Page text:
27.What led to the disestablishment of Councils of Princes of Jerusalem and the creation of Councils of Kadosh in the Southern Jurisdiction?

The Scottish Rite as we know it today is essentially the result of Stephen Morin’s evangelizing efforts. The Deputy Inspector Generals he appointed were often ineffective and occasionally unscrupulous in their activities. They were responsible, however, for the establishment of Scottish Rite Masonry. A thorough study of the activities and lives of these Deputy Inspectors General should provide a detailed picture of an embryonic Scottish Rite.

  28.Who did Stephen Morin appoint as Deputy Inspectors General and what were his reasons?   29.What were the accomplishments, if any, of these Deputy Inspectors General?

During the later years of his life, Albert Pike made a lengthy western journey in which he established many Valleys of the Scottish Rite. The trip was by steamboat, horse, and train across rugged, uncivilized wilderness. On one level, the trip was a monument of human endurance, and on another, it established the structure of Scottish Rite Masonry in the western United States.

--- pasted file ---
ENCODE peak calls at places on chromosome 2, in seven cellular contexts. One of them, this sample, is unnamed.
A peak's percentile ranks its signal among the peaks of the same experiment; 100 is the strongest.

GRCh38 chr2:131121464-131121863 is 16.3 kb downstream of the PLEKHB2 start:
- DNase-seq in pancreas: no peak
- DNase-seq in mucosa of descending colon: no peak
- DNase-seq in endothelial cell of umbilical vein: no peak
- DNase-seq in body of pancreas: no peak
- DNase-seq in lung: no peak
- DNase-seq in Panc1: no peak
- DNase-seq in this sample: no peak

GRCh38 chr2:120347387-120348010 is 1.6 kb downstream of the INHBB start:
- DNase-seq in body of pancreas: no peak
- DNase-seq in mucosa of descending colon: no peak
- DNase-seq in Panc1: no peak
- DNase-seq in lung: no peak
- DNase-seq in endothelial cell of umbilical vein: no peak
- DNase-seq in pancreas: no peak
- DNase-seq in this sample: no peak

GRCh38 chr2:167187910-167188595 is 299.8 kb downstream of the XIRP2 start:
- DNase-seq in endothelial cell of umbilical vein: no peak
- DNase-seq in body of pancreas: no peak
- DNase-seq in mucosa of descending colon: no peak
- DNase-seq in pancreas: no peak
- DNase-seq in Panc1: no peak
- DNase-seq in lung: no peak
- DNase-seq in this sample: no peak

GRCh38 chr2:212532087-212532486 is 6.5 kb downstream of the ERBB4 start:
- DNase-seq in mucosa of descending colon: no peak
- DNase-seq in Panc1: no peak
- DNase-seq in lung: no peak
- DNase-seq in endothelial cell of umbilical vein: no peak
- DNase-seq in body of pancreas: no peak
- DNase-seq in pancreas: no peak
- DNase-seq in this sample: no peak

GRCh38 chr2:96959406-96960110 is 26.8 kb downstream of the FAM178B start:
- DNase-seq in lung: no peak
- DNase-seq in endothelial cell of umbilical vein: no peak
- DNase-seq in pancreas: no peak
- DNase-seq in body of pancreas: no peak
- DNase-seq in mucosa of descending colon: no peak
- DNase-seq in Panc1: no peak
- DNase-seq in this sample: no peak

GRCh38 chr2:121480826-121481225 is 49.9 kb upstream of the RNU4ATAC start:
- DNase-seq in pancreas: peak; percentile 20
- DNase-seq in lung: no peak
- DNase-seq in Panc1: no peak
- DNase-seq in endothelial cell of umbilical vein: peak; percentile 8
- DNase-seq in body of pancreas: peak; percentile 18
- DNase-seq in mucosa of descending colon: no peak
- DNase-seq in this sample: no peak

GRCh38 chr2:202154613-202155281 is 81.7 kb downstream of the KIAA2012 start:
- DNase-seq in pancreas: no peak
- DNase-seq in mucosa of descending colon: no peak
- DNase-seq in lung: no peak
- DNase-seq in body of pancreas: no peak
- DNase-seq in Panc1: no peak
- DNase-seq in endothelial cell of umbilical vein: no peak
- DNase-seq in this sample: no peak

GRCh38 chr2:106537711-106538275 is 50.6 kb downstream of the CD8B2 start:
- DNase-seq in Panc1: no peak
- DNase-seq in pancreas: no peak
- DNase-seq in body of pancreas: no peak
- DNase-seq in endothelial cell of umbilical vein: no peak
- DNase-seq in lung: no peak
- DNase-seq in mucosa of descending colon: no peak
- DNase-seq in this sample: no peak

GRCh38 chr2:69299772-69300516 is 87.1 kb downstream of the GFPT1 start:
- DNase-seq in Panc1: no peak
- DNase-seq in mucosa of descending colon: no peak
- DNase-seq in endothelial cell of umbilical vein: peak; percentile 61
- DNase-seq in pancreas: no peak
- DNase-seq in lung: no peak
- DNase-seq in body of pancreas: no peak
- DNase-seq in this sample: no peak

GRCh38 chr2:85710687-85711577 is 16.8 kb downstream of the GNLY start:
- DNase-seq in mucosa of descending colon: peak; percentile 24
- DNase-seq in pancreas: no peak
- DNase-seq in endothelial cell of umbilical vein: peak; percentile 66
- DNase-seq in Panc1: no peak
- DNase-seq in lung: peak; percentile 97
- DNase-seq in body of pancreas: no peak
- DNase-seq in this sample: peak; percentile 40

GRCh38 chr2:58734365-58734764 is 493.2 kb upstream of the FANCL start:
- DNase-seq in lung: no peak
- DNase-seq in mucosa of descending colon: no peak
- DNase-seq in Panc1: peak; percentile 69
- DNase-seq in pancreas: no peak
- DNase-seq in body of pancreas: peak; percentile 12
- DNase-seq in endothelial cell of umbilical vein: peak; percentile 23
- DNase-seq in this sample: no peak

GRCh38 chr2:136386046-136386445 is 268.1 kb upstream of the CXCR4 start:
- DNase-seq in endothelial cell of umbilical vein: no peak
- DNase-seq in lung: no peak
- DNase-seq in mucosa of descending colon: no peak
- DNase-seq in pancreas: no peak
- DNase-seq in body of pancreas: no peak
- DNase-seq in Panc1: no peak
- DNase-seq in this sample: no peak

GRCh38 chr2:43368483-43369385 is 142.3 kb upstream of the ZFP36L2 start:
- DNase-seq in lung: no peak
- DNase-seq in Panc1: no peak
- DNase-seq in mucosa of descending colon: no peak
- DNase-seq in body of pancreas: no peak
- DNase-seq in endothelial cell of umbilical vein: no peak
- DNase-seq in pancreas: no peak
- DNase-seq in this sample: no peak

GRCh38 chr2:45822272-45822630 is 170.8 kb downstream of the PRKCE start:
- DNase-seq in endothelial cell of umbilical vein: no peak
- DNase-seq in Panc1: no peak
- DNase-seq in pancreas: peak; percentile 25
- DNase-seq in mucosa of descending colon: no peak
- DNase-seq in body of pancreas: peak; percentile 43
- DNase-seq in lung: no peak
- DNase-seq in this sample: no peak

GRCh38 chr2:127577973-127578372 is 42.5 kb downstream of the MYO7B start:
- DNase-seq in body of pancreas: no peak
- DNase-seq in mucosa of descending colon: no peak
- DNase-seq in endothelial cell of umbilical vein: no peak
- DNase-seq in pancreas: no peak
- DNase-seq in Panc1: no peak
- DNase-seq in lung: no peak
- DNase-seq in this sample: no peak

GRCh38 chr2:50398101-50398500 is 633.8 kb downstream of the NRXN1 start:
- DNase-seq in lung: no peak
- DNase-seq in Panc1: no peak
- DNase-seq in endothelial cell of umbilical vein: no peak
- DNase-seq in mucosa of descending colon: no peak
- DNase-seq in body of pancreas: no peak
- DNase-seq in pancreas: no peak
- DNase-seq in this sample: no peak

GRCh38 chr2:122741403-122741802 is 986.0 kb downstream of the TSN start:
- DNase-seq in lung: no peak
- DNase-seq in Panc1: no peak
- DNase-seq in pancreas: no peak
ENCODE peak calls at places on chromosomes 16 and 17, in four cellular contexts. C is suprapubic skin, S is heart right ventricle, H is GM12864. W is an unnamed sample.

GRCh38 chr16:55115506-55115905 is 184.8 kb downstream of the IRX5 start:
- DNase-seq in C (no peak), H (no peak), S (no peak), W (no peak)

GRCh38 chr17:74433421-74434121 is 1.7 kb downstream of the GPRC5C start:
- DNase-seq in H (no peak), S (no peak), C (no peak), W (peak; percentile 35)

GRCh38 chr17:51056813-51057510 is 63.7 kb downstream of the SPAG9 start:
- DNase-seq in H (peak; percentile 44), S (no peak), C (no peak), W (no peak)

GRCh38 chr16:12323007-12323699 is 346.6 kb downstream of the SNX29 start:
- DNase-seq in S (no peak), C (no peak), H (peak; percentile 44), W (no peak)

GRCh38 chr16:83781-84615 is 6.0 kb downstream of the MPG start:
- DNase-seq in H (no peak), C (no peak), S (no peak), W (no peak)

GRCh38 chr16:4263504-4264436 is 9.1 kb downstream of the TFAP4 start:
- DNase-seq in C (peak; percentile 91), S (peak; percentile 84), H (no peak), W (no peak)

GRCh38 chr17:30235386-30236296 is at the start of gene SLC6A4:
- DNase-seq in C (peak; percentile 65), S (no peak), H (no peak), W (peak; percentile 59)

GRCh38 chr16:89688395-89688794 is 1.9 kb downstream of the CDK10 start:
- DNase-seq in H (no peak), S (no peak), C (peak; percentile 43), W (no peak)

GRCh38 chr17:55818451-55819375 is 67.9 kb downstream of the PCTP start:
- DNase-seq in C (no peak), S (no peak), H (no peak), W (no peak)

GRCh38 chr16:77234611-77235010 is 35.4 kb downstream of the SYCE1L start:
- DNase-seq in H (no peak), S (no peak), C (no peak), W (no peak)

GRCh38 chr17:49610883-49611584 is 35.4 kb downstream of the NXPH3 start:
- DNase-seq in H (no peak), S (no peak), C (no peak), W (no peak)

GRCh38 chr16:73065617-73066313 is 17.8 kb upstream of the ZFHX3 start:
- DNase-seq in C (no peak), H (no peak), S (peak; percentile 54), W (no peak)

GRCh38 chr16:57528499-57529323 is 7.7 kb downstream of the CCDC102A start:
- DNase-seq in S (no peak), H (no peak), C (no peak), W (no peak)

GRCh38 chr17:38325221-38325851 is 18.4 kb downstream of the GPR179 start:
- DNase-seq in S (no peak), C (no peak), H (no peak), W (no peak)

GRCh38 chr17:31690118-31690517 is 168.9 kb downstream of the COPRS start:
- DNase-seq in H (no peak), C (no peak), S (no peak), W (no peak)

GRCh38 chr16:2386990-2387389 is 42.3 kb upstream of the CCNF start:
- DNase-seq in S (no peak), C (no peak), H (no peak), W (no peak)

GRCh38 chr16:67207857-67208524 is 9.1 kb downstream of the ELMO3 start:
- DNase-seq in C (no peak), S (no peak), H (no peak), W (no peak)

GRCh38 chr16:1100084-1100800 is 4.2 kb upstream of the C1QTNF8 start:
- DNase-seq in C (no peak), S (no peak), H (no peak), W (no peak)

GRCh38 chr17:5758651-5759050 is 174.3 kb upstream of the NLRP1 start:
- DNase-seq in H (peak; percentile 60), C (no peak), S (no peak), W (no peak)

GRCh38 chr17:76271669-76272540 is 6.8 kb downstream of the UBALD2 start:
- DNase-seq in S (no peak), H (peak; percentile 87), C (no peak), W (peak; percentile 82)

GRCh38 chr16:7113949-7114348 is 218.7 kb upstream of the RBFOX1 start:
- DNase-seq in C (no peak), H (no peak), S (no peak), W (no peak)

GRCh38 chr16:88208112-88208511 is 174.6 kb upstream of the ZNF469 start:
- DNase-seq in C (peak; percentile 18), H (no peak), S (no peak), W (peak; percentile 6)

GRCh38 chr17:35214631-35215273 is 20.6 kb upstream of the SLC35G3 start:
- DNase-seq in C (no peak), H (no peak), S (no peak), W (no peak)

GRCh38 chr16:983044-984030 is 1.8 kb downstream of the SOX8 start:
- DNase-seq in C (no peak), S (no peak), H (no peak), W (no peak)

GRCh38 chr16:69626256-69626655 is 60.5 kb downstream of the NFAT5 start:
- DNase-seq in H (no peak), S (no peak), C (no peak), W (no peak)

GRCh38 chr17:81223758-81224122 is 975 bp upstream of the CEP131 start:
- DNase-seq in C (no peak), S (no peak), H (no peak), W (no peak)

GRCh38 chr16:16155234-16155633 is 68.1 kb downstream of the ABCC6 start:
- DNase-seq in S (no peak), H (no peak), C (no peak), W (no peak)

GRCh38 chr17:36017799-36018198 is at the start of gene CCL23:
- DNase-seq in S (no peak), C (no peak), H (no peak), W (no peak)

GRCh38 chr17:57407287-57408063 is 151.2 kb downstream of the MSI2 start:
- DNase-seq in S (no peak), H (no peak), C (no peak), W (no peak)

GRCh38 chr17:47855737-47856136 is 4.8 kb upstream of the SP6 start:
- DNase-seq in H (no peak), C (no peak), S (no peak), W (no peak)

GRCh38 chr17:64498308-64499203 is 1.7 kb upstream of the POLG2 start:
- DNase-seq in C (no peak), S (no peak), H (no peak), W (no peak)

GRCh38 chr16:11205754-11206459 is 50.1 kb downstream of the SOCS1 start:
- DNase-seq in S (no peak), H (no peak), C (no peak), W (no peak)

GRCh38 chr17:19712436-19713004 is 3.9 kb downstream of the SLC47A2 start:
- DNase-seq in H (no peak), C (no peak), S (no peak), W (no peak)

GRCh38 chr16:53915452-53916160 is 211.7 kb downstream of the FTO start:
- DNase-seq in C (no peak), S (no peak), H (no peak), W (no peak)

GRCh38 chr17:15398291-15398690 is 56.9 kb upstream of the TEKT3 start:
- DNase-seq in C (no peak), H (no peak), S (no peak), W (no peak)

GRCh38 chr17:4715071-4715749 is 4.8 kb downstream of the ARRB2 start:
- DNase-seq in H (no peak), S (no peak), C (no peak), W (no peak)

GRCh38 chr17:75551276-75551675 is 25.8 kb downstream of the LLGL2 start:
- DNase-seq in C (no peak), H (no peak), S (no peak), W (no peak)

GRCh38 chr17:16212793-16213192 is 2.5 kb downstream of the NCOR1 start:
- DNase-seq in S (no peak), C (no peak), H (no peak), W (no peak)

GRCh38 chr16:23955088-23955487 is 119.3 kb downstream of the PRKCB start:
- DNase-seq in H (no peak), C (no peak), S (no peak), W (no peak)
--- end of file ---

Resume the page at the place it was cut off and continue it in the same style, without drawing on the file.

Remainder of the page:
30.What is the full story and results of Albert Pike’s western trip?

Albert Pike is best remembered as a ritualist and writer. There was more to his accomplishments, though. He took command of the Southern Jurisdiction when it was small, poorly organized, and nearly broke. At his death the Southern Jurisdiction was efficiently governed and well on its way to becoming one of the most influential Masonic organizations in the world today.

  31.What administrative changes did Albert Pike make in the government of the Southern Jurisdiction?

The patents issued by Stephen Morin from the West Indies indicate that Deputy Inspectors General controlled not only the twenty-five degrees of their Rite but also another nineteen “side” degrees. There is some evidence that the Cryptic Degrees of Royal Master and Select Master may have come from this source. Other degrees seemed to have existed as titles only.

  32.What happened to the “side” degrees of the Deputy Inspectors General?